Learn how to use POS technology to grow pharmacy sales in the 3 major categories; planned, impulse and companion
How POS can help you drive sales in your pharmacy
Retail 101 will tell you that there are 3 major types of purchases. Planned, impulse and companion. We all know all about planned shopping. We go with lists in hand to retailers of all kinds. But sometimes, something happens, and our well planned lists go out the window. Most of the time, your impulse purchases […]
Retail 101 will tell you that there are 3 major types of purchases. Planned, impulse and companion. We all know all about planned shopping. We go with lists in hand to retailers of all kinds. But sometimes, something happens, and our well planned lists go out the window. Most of the time, your impulse purchases may be limited to that unplanned pint of ice cream at the grocery store, or decadent breakfast pastry when you stop for your morning coffee. Every once in a while though, something bigger happens. Like the time I was looking for a new throw rug and ended up buying new laminate flooring to go with it. But even though I wasn’t planning on those extra purchases, it doesn’t mean that somebody else wasn’t planning on catching someone exactly like me. Something strategic in each situation helped nudge me in a different direction. But how? Let’s take a closer look at each major purchase type and figure out how you can drive those sales in your pharmacy.
Planned: Okay, it seems like if someone comes into your pharmacy, planning on purchasing a specific item, it should be a done deal. Right? Not so fast. There are a few key things you need to consider when it comes to planned purchases to make sure that the customer doesn’t walk out the door empty handed. While you don’t know for sure what every person that walks into your store might be looking for, you can make sure that your shelves are well stocked with what you do carry and use your point-of-sale system to identify best sellers. It also helps to have aisles clearly labeled and shelves stickered with up to date correct pricing. Again, integration of pricing and shelf labels through your POS system can be critical to make sure what’s labeled on the shelf matches what comes up when you scan that product. Make sure employees are trained to greet customers as they enter your pharmacy and able to direct them to whatever specific product they might be looking for.
Impulse: These types of purchase may be a little bit tougher to drive and track, but it can be done. When I bought new flooring on an impulse, it was a sale item, placed in the same aisle as the throw rugs. Definitely not a coincidence as a major reason many people buy throw rugs is to cover up ugly flooring. So step one, be strategic about the layout of your store. Put eye catching gift near the store entrance or next to a department that already gets heavy traffic. Put smaller items and non-necessities like candy close to your checkout counter. Also, think about adding some in-store advertising to bring customers attention to specific items. I wrote about one of my favorite ways to do this last summer. The tougher part may be figuring out what’s working and what’s not. Again, this is where your pharmacy POS system comes into play. Keep track of what departments you are making changes to and what date you made the change. Then track sales each week to find out whether or not you’re seeing an increase in that department. Every pharmacy, community and customer base is different so don’t get discouraged if the first thing you try doesn’t gain immediate results.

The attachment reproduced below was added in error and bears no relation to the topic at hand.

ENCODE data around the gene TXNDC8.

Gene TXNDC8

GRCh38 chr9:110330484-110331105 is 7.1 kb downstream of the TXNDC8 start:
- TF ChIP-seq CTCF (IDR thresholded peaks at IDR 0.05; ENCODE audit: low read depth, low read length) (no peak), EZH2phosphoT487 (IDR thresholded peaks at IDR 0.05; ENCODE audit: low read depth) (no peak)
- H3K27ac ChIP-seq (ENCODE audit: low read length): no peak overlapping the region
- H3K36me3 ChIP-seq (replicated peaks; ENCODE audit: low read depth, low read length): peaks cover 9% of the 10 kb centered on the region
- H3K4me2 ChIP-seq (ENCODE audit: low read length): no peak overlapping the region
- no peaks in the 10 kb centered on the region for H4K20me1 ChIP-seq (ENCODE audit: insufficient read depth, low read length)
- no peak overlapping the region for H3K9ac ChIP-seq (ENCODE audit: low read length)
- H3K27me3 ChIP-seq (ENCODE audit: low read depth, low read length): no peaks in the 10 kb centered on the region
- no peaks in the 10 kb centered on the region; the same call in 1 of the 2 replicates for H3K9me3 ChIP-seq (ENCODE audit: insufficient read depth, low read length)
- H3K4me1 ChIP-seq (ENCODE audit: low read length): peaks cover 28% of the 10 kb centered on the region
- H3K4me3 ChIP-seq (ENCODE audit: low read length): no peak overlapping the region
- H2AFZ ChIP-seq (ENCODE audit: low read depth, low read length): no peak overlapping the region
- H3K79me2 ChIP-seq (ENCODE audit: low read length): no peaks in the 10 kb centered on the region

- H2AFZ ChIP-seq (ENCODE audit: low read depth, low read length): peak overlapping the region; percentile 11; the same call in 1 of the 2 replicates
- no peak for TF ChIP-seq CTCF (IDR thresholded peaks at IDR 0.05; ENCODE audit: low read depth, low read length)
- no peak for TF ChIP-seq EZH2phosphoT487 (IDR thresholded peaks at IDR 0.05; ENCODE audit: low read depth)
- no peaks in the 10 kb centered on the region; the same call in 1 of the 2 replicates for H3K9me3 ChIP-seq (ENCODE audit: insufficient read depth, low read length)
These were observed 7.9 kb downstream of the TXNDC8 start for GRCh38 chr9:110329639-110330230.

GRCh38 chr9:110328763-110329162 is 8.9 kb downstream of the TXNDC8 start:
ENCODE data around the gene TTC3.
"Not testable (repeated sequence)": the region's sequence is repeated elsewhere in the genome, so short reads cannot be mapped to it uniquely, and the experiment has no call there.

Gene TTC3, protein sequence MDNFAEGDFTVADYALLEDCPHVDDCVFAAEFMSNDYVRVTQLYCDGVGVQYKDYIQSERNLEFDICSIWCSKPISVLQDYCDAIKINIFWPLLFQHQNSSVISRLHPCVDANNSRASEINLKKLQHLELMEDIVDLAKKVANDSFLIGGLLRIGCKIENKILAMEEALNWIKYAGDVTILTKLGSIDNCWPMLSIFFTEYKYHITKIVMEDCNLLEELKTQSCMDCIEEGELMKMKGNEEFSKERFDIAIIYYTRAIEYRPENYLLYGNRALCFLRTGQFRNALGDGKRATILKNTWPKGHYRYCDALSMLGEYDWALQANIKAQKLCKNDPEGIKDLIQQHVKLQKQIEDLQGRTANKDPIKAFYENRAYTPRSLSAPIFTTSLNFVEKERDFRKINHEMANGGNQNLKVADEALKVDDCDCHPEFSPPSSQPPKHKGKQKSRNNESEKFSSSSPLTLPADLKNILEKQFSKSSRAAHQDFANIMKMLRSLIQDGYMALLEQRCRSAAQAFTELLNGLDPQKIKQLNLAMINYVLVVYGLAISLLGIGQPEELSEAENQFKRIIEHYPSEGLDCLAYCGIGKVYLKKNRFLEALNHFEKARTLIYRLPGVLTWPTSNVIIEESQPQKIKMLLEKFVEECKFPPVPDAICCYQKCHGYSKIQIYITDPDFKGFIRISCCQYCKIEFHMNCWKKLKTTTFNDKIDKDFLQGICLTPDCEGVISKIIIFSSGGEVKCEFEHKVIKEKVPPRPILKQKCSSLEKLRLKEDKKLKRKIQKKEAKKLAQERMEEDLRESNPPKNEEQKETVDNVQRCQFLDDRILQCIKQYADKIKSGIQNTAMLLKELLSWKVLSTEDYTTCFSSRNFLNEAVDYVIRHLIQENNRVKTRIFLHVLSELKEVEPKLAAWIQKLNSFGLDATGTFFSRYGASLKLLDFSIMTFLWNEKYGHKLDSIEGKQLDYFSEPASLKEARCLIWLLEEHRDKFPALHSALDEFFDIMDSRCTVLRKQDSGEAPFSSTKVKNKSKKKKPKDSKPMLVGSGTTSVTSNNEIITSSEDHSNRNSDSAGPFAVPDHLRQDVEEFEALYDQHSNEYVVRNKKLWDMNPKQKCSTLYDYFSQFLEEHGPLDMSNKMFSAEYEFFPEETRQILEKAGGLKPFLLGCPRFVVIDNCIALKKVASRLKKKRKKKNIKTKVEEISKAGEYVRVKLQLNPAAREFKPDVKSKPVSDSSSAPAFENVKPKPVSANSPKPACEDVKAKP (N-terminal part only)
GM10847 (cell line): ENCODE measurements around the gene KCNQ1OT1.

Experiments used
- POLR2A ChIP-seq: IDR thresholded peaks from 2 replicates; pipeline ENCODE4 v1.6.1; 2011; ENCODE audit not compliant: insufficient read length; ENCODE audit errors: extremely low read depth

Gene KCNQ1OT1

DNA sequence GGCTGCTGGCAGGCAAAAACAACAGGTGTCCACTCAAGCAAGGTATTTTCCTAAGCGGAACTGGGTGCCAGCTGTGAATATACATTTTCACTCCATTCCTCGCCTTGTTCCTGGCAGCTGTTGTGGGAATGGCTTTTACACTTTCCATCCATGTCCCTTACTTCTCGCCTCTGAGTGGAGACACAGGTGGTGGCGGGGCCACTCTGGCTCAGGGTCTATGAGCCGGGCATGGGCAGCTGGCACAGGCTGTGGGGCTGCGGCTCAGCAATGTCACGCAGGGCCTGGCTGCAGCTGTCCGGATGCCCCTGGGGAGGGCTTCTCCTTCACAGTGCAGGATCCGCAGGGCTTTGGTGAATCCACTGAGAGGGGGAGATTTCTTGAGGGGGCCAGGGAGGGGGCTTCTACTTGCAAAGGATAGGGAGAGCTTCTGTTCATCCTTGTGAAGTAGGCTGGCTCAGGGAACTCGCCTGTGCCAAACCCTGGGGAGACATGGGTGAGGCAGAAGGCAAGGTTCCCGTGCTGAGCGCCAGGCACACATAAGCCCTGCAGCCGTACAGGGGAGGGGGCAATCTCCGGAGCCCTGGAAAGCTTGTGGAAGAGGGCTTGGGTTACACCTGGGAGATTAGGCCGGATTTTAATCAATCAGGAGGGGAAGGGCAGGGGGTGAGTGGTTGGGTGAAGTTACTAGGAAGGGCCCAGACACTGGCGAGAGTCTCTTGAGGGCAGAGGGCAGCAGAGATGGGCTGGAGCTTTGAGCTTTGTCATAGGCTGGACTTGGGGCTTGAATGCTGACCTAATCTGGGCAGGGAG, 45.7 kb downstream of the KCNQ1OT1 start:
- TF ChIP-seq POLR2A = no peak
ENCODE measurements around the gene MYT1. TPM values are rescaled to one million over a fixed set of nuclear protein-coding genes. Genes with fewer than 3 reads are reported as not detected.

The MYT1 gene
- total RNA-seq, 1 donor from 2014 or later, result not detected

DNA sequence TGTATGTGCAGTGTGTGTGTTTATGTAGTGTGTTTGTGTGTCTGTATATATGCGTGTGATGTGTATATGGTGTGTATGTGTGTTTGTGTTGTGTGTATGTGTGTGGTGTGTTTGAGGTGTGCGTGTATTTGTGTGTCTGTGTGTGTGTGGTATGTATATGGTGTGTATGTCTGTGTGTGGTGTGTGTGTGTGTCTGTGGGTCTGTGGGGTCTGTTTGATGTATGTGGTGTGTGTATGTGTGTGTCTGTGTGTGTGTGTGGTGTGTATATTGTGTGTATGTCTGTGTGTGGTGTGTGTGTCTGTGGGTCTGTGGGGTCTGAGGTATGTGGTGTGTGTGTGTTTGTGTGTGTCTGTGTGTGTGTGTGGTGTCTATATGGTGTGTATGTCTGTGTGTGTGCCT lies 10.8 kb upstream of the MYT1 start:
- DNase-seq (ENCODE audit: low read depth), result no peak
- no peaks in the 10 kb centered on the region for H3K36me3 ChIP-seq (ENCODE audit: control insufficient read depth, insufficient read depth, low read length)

Companion: Some things just go together. Like wine and cheese or tortilla chips and salsa. Likewise, there are products that go together in your pharmacy. Like cold medicine and Kleenex for example. Promoting sales of these “yin and yang” items is a relatively simple but effective way to boost sales. Offer Buy One Get One promotions in order to boost sales of specific items, or pairings of items. Again, use your POS system to identify your best sellers and then brainstorm some items that you might logically pair with those popular products. Discounts don’t have to be huge, just enough to entice someone to purchase a companion item that they weren’t necessarily planning on. You can also use this same theory to create “baskets” of items that can be sold under one item heading.
When all is said and done, increasing your efficiency in each of these primary sales areas will help to increase your profits and growth. And proper use of your pharmacy technology and point-of-sale system is a vital part of identifying opportunities within your store for improvement in all departments and sales types. Give us a call today to find out how pharmacy POS can give your pharmacy a new edge.
Karen Deckard came to RMS with a background in retail and customer service, and was initially brought on board as a Sales Assistant and managed IIAS certifications for RMS’s pharmacy POS customers. Today, Karen works as a Customer Success Manager, striving to provide independent and institutional pharmacies with the tools and resources they need to succeed in today’s competitive pharmacy market.